The former chair of the Congressional Black Caucus sharply criticized Rep. Eli Crane, R-Ariz., for referring to Black people as "colored people" during a floor debate on his proposed amendment to a measure governing annual military strategy.
"My amendment has nothing to do with whether or not colored people or Black people or anybody can serve," said Crane, who is serving his first term. "None of that stuff has anything to do with it."
The National Defense Authorization Act, which the House hopes to pass by the end of the week, was the subject of a number of GOP-supported changes that were being discussed by lawmakers.
According to Crane, his amendment would forbid the Defense Department from using "any other ideological concepts" or "any other racial, gender, or religious criteria" as the primary basis for making hiring, training, promotion, or retention decisions.
"The military, you know, was never meant to be inclusive. Its diversity is not its strength. Its standards are its strength, according to 43-year-old war veteran Crane.
You guys can continue playing these games with diversity, equity, and inclusion, I'm going to say that right now. However, there are some genuine dangers out there. And it won't be good if we keep playing around and reducing our standards, he warned.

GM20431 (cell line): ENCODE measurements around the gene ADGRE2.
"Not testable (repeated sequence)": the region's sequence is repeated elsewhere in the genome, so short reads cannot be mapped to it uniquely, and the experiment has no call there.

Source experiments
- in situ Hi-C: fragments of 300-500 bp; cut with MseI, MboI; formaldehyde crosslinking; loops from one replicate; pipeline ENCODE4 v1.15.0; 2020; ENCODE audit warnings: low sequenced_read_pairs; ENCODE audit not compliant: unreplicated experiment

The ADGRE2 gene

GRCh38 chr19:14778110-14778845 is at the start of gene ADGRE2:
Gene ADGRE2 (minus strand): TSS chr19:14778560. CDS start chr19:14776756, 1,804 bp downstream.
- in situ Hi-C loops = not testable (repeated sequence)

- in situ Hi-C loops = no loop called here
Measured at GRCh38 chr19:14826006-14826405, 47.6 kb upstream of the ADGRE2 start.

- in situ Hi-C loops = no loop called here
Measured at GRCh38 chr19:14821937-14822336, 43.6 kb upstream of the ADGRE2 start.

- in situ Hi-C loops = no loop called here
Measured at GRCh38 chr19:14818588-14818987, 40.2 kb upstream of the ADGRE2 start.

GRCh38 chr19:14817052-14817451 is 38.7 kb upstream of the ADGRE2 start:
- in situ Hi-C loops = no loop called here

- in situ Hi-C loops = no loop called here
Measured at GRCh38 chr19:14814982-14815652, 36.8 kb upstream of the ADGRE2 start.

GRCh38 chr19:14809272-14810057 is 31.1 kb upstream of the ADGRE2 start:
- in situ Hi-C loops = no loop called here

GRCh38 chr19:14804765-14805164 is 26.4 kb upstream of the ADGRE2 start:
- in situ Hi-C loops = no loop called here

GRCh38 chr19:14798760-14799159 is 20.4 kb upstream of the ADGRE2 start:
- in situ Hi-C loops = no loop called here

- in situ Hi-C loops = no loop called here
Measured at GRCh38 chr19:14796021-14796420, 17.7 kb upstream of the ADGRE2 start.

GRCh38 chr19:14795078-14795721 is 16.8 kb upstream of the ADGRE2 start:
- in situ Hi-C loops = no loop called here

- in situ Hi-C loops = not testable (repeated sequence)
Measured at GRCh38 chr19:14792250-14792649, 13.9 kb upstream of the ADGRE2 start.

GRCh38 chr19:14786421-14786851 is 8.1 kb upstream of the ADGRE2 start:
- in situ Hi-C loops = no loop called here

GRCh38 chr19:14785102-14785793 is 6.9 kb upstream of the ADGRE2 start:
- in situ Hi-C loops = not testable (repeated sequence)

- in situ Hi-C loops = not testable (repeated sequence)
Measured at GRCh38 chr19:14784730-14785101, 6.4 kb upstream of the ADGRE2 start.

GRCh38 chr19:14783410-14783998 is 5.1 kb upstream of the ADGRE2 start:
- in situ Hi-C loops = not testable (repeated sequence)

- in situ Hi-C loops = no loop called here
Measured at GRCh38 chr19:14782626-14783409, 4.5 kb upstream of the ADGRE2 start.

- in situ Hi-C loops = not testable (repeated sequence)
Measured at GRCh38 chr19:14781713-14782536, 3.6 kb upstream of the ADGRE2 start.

Rep. Joyce Beatty, D-Ohio, requested that the slur Crane used be removed from the record as soon as he completed speaking.
Beatty, who served as the previous Congress's chair of the Congressional Black Caucus, stated, "I find it offensive and very inappropriate." I'm requesting unanimous approval to have the phrase "referring to me or any of my colleagues as colored people" removed.
Crane intervened, asking him to change his remarks to "people of color." However, Beatty asked that the words be removed from the file. They were ejected with general approval.
When questioned about his word choice, Crane replied that he "misspoke."
Crane issued a statement saying, "I misspoke during a contentious floor debate on my amendment that would outlaw discrimination in the Armed Forces based on skin color. We are all equal beings created in the image of God.
Crane's amendment was challenged by Beatty, 73, who said that it was an attempt to "undermine the freedoms for us to learn about one another, for us to hire one another, for us to understand our cultures."
By a vote of 214 to 210, the House approved Crane's amendment on Thursday evening.
Tommy Tuberville, a Republican from Alabama, refused to admit that white nationalism is inherently racist this week in the Senate.
Tuberville claimed in an interview Monday night on CNN that not all white nationalists are racist when asked to clarify remarks he made in May that seemed to justify white nationalists serving in the military. As opposed to that, he said, they are just "people who have a few, probably different beliefs."